Let me ask you this. Have you ever used a dating app? Or what if one day your friend told you they saw you on a dating app, when in fact you have never used a dating app before?
Well, this is known as impersonation – when someone is pretending to be your identity online by creating a bogus account.
And how such impersonating accounts become successful in luring your friends to believe it is indeed you is in fact through the perpetrator’s cyberstalking of you. You see, not only can perpetrators hide behind the safety of their screens and private networks, it’s also hard to control the access, spread and veracity of information on the Internet.
It’s just like stalking and harassment in real life, which can take the form of threats, abusive or insulting words or behaviour, or the publication of identity information, to intentionally harass, alarm or cause distress to the victim. This includes actions like following a victim, continued communication or attempts to communicate even after being told to stop, and keeping the victim under surveillance.
Similarly, cyberstalking largely involves similar actions, except the stalker uses online means to go about it. So instead of constant phone calls and loitering around the victim’s house or workplace, now it’s hassling the victim via online channels.
Alarmingly, according to the Singapore Police Force, the number of stalking cases that were deemed to be cyber in nature increased from 12 cases in 2018, to 26 cases between January and November 2021. Moreover, about 75 per cent of the victims were female!
So how do you spot the signs of cyberstalking? Well here are 10 ways:
You may find the cyber stalker aggressively following you on every social profile you have, be it on Instagram, Pinterest, Facebook, etc, and find his comments on every post you write
Another sign of cyberstalking is that the stalker keeps sending you emails on a daily basis, and may be texting you as well on your Smartphone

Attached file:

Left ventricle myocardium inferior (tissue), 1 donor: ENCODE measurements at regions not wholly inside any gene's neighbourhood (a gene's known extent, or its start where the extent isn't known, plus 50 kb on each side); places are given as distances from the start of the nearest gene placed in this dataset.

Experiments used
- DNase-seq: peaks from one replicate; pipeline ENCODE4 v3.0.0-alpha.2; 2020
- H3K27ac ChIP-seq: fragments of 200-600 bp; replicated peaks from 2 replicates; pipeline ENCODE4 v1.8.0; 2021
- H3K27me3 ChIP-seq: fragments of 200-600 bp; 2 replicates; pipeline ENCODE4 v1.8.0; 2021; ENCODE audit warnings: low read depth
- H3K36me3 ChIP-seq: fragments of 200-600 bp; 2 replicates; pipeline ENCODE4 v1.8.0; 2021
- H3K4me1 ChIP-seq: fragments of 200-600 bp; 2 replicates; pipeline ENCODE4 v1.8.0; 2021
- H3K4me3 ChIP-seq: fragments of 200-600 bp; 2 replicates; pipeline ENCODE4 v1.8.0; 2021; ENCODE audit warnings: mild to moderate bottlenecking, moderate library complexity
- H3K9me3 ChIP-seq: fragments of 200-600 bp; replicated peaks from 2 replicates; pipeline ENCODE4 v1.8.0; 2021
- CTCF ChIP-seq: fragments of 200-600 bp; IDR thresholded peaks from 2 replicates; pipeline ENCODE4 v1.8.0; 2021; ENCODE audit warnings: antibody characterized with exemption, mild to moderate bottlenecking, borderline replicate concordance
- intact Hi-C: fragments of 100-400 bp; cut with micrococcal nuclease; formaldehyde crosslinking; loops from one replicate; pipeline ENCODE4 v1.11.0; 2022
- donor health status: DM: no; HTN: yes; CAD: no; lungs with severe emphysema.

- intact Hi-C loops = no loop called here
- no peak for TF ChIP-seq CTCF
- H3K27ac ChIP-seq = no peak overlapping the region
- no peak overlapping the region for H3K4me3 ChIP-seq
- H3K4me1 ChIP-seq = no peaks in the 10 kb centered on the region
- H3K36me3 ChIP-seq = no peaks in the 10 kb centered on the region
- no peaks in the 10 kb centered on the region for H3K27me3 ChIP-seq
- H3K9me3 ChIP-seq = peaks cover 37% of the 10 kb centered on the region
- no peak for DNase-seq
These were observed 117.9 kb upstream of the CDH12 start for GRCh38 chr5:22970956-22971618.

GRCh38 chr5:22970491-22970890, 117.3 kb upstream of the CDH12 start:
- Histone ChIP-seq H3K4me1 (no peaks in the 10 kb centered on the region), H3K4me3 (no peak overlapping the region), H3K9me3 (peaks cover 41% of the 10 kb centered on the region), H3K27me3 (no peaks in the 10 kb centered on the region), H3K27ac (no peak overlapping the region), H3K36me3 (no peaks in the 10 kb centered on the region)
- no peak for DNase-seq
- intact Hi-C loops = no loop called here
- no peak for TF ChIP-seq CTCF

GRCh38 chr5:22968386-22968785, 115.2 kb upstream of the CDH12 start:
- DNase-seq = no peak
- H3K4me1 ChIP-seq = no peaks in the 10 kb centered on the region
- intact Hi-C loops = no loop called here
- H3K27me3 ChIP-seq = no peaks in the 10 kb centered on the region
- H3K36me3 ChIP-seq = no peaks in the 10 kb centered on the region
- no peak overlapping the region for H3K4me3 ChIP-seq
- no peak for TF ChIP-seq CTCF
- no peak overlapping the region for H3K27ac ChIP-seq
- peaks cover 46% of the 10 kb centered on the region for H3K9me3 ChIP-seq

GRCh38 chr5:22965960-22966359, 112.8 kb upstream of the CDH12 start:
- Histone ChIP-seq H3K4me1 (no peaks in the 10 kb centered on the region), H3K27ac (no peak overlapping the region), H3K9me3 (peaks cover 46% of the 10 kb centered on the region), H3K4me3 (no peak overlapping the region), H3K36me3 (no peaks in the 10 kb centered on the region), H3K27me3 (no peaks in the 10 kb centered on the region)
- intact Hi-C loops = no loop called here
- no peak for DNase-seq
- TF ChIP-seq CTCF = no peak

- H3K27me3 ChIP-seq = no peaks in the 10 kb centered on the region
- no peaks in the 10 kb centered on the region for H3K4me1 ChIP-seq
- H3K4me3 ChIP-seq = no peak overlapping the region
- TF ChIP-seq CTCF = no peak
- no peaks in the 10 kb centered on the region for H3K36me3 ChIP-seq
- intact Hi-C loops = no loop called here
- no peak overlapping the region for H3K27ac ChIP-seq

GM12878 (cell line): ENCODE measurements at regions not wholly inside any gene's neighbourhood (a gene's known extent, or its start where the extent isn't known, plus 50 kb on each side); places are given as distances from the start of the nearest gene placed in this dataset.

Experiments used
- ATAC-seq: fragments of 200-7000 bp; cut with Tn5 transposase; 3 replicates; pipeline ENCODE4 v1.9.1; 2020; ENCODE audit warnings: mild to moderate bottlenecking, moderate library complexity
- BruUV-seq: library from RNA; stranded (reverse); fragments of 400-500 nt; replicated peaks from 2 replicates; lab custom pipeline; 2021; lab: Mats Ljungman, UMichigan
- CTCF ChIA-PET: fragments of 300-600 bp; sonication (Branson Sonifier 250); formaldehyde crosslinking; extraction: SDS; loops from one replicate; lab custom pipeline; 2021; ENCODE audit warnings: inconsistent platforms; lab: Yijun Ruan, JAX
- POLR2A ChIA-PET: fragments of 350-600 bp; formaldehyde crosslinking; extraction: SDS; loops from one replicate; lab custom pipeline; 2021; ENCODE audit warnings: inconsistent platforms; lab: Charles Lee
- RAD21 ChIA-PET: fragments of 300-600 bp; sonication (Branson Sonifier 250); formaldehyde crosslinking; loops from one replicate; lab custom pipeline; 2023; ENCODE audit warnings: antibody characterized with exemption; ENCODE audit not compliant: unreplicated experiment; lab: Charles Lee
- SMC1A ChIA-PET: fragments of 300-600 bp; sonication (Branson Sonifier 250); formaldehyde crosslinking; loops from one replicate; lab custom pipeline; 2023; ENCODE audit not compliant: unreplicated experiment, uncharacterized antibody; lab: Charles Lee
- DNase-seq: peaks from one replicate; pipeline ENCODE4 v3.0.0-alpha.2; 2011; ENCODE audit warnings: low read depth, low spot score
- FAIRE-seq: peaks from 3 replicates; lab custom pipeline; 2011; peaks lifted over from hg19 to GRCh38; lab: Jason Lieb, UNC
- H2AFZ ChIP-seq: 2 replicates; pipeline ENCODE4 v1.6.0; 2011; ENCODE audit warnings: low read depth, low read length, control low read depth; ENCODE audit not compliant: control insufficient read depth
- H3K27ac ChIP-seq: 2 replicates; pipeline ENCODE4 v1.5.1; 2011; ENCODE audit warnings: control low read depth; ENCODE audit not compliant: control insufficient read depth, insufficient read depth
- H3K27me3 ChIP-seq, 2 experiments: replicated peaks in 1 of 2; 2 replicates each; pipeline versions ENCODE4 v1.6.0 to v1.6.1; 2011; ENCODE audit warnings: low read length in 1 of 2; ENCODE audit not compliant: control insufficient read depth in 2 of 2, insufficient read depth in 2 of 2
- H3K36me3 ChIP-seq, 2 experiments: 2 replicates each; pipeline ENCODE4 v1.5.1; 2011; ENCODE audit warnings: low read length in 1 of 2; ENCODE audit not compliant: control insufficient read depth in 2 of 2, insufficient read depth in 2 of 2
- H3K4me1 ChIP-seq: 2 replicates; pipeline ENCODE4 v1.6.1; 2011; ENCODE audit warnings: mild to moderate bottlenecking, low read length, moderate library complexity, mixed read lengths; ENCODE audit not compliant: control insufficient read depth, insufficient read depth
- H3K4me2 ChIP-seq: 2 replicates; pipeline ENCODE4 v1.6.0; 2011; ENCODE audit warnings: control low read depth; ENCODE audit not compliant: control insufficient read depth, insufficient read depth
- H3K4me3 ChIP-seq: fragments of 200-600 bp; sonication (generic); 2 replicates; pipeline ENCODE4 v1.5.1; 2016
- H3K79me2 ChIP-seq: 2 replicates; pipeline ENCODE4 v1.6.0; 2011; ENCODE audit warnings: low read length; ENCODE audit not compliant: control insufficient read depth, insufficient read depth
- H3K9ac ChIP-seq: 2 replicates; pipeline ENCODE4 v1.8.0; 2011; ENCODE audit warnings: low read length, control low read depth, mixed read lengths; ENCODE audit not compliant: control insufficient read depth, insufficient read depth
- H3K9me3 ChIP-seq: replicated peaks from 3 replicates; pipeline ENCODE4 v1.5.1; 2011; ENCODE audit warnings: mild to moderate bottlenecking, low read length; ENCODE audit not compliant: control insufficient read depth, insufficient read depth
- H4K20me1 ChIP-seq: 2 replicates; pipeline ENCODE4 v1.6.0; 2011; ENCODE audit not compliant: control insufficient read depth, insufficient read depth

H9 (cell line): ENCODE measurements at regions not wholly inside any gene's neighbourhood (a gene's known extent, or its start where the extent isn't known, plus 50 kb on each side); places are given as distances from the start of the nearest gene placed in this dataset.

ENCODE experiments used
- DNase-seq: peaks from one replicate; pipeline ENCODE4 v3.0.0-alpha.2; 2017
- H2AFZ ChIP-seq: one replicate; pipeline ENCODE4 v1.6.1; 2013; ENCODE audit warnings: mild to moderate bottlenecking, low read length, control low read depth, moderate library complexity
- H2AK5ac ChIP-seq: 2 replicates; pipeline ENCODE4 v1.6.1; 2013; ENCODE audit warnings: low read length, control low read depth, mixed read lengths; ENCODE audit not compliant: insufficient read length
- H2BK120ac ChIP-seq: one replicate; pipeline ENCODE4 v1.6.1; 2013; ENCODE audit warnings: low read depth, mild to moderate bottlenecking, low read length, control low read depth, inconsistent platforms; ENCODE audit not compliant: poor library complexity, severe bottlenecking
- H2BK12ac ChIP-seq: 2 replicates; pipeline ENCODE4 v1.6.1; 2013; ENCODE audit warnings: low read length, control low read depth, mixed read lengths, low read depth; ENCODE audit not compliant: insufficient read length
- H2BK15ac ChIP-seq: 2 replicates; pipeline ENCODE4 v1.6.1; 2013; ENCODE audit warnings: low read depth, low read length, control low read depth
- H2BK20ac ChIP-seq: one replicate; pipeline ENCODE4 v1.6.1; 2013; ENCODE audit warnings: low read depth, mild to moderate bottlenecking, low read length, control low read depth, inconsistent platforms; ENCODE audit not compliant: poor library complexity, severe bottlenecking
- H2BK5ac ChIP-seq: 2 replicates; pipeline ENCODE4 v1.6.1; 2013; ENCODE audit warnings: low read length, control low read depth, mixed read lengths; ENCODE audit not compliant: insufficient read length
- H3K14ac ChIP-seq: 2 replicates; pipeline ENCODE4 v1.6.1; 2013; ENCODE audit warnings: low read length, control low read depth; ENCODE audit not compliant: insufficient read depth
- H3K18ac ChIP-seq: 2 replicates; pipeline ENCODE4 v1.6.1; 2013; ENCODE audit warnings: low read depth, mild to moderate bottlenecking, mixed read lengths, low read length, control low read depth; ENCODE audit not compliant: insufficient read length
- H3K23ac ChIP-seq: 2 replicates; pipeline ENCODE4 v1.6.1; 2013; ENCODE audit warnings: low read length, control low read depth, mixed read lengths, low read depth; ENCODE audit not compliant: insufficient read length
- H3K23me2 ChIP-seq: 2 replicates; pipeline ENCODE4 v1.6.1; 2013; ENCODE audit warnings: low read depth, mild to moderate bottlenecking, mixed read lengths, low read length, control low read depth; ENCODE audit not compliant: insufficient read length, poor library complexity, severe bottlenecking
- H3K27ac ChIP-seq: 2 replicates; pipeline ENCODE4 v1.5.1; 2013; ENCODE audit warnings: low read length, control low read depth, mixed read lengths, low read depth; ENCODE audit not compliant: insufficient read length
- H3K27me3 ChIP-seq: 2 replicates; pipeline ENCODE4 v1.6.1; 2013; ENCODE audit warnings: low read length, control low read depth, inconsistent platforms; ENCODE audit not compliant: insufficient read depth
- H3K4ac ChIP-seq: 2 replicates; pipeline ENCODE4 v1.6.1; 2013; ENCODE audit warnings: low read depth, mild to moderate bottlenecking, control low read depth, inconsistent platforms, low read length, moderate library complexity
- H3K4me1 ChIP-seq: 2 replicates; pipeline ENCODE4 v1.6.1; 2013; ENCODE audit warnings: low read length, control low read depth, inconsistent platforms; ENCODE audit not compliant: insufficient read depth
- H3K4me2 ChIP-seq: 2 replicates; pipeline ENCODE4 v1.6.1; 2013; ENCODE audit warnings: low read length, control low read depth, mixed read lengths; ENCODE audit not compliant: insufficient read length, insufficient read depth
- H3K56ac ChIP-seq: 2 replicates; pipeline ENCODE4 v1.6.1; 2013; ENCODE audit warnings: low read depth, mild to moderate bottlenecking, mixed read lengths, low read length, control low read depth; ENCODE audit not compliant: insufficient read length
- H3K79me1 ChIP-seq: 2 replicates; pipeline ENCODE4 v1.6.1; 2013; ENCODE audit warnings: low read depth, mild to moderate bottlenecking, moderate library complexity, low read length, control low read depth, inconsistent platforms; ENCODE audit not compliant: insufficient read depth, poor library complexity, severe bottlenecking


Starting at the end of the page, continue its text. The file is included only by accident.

You may find the stalker everywhere you go, be it in shopping malls or cafes. One major reason is that he may be keeping track of your location through your phone’s GPS
Your profile is constantly viewed by multiple sham accounts
You constantly receive messages either through phone, email or your social profiles
You receive threads of causing harm to yourself, your reputation or your business
You realise rumours or falsehoods are spreading about you online
You realise your personal data has been published online without your consent
You find out that there has been published messages under your name online
You discover that they are also already following your family members, friends and relatives in an attempt to get as much information on you as possible
So if you do fall victim to such cyberstalking scenarios, here’s what you should do:
Take screenshots of electronic communications if any, together with the time stamps and account information
Keep records of the acts of harassment, including their frequency, duration and the manner or circumstances in which they were carried out
Don’t delete distressing messages or block the sender’s accounts, even though this may feel counter-intuitive